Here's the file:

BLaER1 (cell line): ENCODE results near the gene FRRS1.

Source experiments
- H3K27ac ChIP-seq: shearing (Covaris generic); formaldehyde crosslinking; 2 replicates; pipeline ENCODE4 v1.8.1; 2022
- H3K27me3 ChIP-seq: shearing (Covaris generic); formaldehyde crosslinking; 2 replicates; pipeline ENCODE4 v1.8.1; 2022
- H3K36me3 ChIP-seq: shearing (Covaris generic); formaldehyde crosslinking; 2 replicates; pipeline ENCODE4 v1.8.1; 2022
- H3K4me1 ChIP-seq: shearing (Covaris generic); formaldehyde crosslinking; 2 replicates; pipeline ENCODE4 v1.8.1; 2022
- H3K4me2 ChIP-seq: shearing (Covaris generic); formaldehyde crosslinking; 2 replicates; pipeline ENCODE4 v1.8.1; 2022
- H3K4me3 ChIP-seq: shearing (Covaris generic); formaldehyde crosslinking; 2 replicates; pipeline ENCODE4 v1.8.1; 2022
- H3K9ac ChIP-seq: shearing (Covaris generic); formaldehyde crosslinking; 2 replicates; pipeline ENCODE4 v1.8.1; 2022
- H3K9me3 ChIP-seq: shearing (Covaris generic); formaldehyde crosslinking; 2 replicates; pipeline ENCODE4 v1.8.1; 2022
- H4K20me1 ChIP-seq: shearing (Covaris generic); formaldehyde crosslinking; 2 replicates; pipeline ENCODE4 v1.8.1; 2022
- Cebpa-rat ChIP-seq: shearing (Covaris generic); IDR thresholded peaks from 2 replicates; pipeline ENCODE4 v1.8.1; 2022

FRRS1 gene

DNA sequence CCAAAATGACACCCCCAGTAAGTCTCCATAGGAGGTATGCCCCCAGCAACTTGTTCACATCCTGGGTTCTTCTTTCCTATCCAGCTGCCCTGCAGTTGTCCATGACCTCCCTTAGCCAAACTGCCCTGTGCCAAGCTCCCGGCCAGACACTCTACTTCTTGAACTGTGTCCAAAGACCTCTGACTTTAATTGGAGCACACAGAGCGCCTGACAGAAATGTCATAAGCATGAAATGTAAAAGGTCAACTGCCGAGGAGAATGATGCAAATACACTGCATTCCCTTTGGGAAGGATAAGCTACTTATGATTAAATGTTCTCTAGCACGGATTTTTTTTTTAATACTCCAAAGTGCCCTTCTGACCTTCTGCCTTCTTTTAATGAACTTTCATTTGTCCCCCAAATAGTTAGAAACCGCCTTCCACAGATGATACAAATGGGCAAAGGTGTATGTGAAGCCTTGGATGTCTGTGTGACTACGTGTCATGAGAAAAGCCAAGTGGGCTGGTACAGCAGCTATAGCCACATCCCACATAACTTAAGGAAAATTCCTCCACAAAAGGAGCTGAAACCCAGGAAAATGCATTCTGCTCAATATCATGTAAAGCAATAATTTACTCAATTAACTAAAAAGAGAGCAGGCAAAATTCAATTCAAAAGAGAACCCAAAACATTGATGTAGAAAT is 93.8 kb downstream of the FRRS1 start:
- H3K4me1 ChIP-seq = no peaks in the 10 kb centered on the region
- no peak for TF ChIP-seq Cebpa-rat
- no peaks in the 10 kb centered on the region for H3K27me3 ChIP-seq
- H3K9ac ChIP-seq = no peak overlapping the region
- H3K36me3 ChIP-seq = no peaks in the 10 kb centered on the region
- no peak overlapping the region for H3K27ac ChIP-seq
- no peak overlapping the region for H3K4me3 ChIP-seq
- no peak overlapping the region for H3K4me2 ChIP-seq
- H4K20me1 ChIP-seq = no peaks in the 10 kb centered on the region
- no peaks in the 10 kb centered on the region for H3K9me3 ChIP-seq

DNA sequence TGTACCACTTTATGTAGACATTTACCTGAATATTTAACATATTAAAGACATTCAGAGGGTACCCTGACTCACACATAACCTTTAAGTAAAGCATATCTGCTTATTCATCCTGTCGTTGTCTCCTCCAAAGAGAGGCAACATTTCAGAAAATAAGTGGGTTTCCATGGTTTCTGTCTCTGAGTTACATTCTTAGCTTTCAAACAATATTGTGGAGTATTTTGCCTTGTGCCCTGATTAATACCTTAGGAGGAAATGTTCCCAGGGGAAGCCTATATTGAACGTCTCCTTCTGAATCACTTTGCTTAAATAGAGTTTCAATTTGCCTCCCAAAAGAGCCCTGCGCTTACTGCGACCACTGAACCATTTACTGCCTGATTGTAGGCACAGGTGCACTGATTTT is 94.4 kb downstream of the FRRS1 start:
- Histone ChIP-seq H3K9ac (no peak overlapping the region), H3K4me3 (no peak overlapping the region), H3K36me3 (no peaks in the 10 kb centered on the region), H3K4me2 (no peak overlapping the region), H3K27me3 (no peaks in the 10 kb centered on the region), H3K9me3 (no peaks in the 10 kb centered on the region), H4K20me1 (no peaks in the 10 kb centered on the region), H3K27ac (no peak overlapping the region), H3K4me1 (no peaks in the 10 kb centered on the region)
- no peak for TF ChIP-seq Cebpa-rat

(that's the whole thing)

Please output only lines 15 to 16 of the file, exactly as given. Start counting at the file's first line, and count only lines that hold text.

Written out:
- H3K4me1 ChIP-seq = no peaks in the 10 kb centered on the region
- no peak for TF ChIP-seq Cebpa-rat